2022 ILWU & PMA Contract Negotiations
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Anyone who lived through the prior ILWU contract negotiations understands the major impact this event can have on business, especially small business. A more limited supplier base and less frequent shipments put smaller businesses as risk when their entire inventory to operate for the next few months is stranded on a ship waiting to get into port or inaccessible at the terminal. 

No one, not even the Union or the Pacific Maritime Association (PMA) leadership, knows the outcome of these negotiations. While we always hope for the best going into contract negotiations, as someone who has lived through ILWU contract talks and negotiated contracts with unions such as the Teamsters, here are some reasons why we believe contingency planning is essential for your business:

  1. The odds are against you: There has not been a disruption free contract negotiation in the past twenty years, and 2002 and 2014/15 were especially harmful. 
  2. It’s been a long time coming: It has been over seven years since the two sides really sat down at the table. While the employer always wants a longer contract, longer time between negotiations can allow issues to fester. When the list of grievances is long, each side will be more committed to standing firm on issues they brought to the table. 
  3. The ILWU believes they have earned it: The ILWU has now worked on an extended contract with inflation hitting recent highs and the longshore men & women continuing to work through the pandemic. There will be a sense within the Union that they deserve a big increase to make up for these factors.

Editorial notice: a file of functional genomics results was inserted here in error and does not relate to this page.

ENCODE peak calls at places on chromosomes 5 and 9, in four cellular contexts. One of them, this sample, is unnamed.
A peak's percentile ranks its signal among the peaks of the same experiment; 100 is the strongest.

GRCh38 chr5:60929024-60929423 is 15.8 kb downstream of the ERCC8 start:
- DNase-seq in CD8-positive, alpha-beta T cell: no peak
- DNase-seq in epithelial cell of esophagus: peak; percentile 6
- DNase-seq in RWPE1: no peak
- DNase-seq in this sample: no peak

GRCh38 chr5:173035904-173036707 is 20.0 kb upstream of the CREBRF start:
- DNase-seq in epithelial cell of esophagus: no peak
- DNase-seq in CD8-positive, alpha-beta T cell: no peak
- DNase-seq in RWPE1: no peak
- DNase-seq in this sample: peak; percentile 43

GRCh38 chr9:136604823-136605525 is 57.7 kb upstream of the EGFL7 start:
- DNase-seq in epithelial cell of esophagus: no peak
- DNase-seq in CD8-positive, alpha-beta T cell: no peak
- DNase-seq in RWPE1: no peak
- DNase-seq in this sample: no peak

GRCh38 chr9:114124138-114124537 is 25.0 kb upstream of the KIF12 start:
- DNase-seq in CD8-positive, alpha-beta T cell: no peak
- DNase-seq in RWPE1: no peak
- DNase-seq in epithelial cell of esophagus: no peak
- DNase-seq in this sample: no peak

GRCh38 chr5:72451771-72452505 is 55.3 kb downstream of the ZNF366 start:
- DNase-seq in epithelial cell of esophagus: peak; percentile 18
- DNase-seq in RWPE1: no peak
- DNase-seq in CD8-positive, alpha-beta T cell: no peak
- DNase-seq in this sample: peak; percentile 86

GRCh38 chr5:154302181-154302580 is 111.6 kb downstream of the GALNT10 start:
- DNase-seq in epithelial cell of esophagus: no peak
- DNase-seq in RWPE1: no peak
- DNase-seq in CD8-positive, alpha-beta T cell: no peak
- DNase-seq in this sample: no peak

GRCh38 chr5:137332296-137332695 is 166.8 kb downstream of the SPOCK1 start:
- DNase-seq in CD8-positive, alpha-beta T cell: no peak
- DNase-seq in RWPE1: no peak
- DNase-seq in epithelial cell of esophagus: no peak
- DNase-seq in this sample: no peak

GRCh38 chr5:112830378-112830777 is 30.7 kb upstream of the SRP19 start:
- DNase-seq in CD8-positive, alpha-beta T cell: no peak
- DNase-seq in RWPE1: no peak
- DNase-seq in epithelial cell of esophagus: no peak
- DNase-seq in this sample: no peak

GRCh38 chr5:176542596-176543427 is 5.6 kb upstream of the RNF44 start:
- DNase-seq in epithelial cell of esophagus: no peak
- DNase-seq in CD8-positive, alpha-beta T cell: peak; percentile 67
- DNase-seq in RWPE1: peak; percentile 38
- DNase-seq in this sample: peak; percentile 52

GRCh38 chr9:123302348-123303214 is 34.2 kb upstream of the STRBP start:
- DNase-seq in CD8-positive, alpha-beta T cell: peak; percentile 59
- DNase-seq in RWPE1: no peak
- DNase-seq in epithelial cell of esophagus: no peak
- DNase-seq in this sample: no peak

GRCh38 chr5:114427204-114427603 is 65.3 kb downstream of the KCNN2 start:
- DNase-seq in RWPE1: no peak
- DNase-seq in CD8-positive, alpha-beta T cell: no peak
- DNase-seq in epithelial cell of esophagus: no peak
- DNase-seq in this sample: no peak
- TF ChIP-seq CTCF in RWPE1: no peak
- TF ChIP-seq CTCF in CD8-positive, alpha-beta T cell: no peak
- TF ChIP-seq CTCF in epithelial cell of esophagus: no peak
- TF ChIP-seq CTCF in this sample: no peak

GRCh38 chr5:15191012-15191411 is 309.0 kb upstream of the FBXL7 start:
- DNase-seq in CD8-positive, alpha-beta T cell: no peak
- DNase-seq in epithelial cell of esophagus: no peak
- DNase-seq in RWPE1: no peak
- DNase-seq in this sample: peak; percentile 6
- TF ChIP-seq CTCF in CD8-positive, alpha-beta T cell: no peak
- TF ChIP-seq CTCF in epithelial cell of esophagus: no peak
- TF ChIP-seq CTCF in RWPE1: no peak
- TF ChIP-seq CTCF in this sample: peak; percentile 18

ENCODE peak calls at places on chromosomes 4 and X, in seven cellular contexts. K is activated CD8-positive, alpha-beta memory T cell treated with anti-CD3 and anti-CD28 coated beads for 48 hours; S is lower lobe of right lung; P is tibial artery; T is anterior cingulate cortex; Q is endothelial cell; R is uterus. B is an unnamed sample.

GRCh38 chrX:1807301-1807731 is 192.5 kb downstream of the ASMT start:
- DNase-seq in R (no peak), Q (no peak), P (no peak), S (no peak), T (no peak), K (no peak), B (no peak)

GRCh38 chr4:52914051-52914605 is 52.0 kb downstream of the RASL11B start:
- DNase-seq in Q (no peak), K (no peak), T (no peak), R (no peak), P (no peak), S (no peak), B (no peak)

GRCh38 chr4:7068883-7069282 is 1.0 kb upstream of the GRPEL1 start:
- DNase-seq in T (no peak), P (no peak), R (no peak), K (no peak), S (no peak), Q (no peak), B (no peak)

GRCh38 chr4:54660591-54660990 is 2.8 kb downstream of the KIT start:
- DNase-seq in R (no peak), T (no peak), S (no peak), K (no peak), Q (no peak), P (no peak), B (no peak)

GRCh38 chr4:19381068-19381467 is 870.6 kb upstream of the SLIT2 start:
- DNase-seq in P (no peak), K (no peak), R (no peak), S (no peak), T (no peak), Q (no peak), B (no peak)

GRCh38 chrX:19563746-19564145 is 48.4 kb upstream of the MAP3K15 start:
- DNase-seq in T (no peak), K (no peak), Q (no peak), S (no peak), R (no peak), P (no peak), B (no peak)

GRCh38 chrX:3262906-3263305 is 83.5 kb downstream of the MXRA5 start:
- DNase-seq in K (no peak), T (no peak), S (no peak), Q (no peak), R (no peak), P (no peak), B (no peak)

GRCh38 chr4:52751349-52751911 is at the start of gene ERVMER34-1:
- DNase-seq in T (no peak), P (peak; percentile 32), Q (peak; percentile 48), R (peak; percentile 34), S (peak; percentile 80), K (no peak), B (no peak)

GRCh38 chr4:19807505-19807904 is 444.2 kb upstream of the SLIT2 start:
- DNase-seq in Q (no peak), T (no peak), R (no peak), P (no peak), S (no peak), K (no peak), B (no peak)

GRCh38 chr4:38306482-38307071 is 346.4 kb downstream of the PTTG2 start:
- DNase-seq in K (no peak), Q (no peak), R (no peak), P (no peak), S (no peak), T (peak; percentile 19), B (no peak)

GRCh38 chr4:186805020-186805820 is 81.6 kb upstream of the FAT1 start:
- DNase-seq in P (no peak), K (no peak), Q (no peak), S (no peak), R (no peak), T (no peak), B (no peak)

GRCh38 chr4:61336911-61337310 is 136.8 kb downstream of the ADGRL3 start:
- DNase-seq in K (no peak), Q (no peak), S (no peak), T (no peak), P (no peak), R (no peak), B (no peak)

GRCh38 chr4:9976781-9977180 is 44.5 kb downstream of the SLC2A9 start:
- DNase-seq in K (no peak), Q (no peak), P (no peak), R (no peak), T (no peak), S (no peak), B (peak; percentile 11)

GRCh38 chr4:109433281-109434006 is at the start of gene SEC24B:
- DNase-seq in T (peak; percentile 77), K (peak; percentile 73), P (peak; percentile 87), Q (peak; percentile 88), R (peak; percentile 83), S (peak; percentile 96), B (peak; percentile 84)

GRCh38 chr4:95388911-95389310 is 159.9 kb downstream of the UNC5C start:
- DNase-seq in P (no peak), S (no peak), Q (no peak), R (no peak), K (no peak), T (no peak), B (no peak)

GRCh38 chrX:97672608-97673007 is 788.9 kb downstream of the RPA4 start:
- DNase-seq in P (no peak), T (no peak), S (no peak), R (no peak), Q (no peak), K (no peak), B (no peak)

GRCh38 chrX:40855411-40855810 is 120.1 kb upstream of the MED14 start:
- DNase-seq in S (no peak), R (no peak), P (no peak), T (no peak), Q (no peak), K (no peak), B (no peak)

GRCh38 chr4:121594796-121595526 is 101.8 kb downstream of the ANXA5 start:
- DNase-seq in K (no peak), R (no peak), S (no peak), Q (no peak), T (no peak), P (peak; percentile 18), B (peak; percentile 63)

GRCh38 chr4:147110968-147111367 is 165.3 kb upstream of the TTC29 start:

1. It’s a matter of leverage: The ILWU knows they are going into the negotiations with a lot in their favor. These negotiations are governed and protected by Federal law (known as the National Labor Relations Act) and the process is overseen by the Executive appointed National Labor Relations Board. President Biden will be more supportive of the Union’s position. Additionally, in most negotiations the employer has the right to permanently replace striking workers. This option will never be utilized with the ILWU, so their risk for going on strike is highly diminished. Additionally, the supply chain is already backed up making cargo diversions to the Gulf and East Coast more difficult.
  2. The “X” factor: Unlike 2014/15, the container shipping lines have reported record earnings. Typically, this means the Union will expect a higher increase. This is the “x” factor because it is unknown how much the shipping lines (who sit on the board of the Pacific Maritime Association) will be willing to give. If both sides strike the right balance, the impact may be minimal, however there is oftentimes a mismatch between what one side wants and the other is willing to give. 

ILWU contract negotiations, like earthquakes along the San Andreas fault, are a fact of life for those connected to the West Coast port complexes. While we know that negotiations are coming, no one knows exactly when disruptions may start, how severe they will be, and who will be impacted the most. Like earthquakes, the only option is to be prepared and have a variety of contingency plans to provide the best outcome possible. This takes actively leading your organization, supply chain team, or small business to think through scenarios, look for risk, and mitigate them.

Let’s rise above and lead.

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